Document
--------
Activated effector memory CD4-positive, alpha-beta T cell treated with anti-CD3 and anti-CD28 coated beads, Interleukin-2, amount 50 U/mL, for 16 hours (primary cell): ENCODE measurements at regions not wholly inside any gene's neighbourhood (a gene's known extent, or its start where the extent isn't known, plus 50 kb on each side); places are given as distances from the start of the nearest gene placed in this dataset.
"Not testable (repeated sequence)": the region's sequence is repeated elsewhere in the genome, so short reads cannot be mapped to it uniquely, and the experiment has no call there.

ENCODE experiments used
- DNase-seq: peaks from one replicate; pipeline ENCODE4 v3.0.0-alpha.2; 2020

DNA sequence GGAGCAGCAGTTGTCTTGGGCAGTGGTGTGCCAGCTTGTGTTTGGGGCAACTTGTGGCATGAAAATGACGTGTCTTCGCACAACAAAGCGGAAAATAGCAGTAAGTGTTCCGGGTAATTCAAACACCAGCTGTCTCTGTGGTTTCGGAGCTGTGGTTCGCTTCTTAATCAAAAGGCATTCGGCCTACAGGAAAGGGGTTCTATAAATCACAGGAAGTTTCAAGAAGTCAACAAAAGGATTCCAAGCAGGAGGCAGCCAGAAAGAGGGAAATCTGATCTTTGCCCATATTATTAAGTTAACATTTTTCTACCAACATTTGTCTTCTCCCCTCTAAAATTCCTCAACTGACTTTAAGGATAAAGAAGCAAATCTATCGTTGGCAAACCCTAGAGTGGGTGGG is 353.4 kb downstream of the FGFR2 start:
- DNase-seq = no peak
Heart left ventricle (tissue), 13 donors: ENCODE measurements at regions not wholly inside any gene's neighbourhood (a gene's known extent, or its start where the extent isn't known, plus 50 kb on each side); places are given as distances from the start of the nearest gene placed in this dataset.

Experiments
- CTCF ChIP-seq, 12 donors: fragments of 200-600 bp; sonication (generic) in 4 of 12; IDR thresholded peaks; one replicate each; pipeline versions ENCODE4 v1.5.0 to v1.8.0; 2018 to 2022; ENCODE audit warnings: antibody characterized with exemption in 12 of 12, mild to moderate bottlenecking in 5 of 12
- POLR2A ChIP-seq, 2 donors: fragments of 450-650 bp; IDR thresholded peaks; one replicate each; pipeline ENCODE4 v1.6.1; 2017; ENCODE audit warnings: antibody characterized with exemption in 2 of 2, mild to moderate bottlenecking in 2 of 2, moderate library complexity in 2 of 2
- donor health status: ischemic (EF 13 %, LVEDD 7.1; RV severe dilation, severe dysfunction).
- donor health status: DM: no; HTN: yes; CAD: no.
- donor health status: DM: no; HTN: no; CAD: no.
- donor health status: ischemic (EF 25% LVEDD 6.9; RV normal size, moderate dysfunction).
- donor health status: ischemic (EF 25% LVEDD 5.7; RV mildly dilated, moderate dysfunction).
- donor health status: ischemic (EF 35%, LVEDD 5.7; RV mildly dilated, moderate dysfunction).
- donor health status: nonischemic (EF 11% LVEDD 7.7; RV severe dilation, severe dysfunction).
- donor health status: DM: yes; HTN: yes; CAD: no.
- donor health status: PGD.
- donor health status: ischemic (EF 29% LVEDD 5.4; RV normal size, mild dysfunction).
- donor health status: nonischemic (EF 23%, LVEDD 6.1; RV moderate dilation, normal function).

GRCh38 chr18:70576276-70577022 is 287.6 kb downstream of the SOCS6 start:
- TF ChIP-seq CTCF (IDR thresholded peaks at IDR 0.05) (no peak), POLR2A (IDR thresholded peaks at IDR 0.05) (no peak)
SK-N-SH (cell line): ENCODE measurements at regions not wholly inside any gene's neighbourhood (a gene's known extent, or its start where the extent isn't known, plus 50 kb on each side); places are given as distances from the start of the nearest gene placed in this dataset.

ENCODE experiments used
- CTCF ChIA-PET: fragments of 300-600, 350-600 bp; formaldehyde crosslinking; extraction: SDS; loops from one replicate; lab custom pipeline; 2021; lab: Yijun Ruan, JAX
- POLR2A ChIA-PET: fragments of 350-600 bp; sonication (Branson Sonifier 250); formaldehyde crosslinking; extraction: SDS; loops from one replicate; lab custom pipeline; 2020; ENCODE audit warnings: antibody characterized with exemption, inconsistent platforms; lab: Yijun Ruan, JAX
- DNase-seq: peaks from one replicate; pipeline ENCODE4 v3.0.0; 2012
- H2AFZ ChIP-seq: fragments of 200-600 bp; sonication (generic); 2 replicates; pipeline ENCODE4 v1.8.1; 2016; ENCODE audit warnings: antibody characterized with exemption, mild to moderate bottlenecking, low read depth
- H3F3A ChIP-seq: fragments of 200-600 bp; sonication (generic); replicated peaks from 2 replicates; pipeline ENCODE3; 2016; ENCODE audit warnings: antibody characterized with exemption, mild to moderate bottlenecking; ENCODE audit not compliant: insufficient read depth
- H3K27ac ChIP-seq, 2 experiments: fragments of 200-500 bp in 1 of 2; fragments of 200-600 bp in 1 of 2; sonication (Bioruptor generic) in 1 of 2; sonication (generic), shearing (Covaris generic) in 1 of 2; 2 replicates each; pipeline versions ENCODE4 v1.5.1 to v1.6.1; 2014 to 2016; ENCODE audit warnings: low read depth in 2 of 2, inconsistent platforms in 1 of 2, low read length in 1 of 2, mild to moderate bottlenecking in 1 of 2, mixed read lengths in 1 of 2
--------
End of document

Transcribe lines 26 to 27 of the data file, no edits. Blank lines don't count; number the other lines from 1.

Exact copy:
- CTCF ChIA-PET: fragments of 300-600, 350-600 bp; formaldehyde crosslinking; extraction: SDS; loops from one replicate; lab custom pipeline; 2021; lab: Yijun Ruan, JAX
- POLR2A ChIA-PET: fragments of 350-600 bp; sonication (Branson Sonifier 250); formaldehyde crosslinking; extraction: SDS; loops from one replicate; lab custom pipeline; 2020; ENCODE audit warnings: antibody characterized with exemption, inconsistent platforms; lab: Yijun Ruan, JAX